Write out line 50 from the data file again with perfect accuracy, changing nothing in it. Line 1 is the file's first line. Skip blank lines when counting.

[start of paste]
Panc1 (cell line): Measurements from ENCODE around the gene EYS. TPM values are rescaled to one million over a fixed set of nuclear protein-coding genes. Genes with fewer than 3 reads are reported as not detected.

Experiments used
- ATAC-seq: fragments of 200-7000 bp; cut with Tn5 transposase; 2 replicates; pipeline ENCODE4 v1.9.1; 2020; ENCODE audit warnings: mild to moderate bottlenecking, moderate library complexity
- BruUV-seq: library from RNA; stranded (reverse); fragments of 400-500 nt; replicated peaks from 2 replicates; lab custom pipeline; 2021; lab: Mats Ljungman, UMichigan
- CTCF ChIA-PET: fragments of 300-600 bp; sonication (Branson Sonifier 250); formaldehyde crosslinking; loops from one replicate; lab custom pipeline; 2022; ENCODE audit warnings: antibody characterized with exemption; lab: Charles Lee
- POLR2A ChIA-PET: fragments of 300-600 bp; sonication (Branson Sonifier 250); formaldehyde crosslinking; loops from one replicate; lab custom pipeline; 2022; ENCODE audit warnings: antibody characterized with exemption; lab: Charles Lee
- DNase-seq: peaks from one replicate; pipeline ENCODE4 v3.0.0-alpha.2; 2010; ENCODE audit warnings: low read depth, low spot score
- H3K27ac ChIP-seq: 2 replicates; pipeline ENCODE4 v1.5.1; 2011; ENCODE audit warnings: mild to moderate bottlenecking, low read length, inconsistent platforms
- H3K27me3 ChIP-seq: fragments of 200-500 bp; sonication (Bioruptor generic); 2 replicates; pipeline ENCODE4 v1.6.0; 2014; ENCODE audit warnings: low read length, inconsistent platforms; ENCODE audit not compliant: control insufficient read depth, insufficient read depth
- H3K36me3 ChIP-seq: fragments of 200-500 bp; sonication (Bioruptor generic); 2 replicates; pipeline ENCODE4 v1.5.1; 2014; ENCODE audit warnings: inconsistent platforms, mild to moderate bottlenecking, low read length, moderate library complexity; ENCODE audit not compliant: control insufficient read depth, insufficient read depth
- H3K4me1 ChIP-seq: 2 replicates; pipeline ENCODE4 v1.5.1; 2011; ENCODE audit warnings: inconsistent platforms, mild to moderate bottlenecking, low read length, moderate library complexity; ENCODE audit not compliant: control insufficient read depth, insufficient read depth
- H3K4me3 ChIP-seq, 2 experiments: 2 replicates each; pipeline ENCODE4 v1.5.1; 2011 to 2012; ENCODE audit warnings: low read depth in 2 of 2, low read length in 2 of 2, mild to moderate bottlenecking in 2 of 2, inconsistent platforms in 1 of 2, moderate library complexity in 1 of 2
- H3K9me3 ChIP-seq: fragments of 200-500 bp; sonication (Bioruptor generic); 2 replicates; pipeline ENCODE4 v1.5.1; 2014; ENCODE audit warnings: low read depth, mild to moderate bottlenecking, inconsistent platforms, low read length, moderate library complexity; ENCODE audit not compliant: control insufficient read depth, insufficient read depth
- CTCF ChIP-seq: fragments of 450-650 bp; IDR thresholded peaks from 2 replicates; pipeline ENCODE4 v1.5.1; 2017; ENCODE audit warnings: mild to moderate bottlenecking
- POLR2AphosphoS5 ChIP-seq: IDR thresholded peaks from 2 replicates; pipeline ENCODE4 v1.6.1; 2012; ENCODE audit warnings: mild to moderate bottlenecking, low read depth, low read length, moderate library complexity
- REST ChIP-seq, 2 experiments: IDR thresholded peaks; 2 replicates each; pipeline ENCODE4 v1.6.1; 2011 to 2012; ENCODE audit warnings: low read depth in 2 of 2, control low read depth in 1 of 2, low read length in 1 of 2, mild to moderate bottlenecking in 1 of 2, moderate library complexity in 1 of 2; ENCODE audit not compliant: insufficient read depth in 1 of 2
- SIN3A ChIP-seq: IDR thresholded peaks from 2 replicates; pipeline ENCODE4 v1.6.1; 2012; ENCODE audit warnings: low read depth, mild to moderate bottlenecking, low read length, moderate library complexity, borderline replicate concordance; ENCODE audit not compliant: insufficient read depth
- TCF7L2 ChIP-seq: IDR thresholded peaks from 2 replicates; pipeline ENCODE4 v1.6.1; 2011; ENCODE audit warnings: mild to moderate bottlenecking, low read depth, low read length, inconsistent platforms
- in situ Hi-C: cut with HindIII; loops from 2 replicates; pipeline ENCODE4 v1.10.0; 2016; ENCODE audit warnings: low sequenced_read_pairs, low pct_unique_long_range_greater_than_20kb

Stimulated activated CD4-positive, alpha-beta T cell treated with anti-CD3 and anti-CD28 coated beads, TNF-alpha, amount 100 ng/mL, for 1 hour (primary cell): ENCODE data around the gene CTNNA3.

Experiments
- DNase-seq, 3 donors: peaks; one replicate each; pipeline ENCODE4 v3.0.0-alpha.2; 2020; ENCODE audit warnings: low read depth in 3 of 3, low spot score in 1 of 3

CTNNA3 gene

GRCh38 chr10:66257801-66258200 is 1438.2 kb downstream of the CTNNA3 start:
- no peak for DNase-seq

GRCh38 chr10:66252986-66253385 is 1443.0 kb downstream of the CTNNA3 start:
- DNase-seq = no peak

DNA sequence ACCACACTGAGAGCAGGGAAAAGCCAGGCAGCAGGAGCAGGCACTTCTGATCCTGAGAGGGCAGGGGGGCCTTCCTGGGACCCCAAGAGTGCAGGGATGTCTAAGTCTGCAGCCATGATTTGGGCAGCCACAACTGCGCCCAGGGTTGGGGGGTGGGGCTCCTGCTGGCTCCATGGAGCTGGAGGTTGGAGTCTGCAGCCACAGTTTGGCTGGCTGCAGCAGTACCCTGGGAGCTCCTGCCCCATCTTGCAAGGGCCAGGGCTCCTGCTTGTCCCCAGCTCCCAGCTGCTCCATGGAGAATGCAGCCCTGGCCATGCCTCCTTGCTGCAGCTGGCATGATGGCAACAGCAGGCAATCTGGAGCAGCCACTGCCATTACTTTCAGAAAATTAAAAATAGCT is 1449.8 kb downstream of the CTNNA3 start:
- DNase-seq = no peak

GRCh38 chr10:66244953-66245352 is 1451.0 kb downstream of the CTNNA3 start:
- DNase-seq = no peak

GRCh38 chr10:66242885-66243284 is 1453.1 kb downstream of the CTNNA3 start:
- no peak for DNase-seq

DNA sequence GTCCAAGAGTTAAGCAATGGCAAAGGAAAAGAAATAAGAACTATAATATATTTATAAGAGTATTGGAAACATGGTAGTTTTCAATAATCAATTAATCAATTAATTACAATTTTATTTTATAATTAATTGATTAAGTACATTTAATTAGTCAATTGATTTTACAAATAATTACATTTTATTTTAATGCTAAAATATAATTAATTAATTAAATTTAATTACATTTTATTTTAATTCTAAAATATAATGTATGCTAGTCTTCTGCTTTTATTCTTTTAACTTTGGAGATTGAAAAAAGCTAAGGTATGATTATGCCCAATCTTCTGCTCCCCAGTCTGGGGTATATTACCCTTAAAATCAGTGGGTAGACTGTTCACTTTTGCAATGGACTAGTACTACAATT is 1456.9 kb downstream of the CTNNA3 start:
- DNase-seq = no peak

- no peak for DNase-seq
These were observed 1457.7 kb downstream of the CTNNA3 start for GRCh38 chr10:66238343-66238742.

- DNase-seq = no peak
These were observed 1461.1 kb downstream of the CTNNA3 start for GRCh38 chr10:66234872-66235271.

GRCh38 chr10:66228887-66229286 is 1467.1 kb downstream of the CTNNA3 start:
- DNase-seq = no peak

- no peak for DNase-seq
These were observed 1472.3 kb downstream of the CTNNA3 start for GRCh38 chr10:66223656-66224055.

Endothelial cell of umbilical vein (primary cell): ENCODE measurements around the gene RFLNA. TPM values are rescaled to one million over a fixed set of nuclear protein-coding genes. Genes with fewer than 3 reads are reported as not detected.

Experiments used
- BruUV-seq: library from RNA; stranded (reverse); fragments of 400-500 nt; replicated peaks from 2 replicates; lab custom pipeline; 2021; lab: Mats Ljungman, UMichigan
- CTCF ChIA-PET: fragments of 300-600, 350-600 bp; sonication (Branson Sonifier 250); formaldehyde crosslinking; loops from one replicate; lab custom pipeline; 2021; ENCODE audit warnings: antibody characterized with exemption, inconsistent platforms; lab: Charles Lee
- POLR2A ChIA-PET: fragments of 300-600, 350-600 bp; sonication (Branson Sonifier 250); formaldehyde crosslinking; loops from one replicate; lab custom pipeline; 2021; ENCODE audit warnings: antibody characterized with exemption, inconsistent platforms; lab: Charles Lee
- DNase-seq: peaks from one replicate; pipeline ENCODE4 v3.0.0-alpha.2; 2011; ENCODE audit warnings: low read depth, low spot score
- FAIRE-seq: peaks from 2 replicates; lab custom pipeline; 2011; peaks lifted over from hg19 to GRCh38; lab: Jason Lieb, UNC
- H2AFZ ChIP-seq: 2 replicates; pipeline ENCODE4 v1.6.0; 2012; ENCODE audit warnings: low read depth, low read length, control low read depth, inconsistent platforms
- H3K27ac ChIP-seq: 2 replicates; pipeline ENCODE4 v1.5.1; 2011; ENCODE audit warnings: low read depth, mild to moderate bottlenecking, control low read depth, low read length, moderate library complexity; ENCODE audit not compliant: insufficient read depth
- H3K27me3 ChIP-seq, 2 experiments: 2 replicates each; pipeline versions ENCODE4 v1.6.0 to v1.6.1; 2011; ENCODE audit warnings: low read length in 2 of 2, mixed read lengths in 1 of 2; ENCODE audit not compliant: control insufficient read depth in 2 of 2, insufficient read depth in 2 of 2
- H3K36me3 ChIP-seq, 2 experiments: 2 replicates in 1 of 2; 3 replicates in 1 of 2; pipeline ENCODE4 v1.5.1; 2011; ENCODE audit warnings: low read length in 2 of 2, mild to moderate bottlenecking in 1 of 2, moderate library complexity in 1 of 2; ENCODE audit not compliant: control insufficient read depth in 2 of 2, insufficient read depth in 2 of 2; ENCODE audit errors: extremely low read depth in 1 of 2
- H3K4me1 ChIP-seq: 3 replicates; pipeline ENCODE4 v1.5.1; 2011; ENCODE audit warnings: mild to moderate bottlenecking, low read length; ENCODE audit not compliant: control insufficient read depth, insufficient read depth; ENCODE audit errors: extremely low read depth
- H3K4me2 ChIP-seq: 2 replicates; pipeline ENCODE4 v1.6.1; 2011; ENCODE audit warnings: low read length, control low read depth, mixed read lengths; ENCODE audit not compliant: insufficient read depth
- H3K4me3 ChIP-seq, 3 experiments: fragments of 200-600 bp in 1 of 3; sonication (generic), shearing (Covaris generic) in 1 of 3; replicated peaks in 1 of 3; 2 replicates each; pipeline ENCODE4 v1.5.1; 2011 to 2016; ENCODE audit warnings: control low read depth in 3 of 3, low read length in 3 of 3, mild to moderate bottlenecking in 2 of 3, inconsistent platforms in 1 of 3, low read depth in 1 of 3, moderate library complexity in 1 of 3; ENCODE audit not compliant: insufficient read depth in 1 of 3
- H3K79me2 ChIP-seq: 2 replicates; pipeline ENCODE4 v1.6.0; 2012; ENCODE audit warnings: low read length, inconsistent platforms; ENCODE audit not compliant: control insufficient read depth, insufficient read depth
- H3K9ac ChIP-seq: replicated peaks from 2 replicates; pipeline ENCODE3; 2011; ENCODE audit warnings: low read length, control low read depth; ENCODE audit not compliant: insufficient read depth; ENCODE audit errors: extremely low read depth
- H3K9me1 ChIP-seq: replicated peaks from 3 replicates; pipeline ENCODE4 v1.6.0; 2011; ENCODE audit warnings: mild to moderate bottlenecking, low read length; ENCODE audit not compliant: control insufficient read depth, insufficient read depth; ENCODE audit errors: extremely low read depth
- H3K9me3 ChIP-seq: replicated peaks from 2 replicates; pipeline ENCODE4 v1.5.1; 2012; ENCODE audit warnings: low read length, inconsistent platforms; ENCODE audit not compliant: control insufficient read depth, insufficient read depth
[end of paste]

- FAIRE-seq: peaks from 2 replicates; lab custom pipeline; 2011; peaks lifted over from hg19 to GRCh38; lab: Jason Lieb, UNC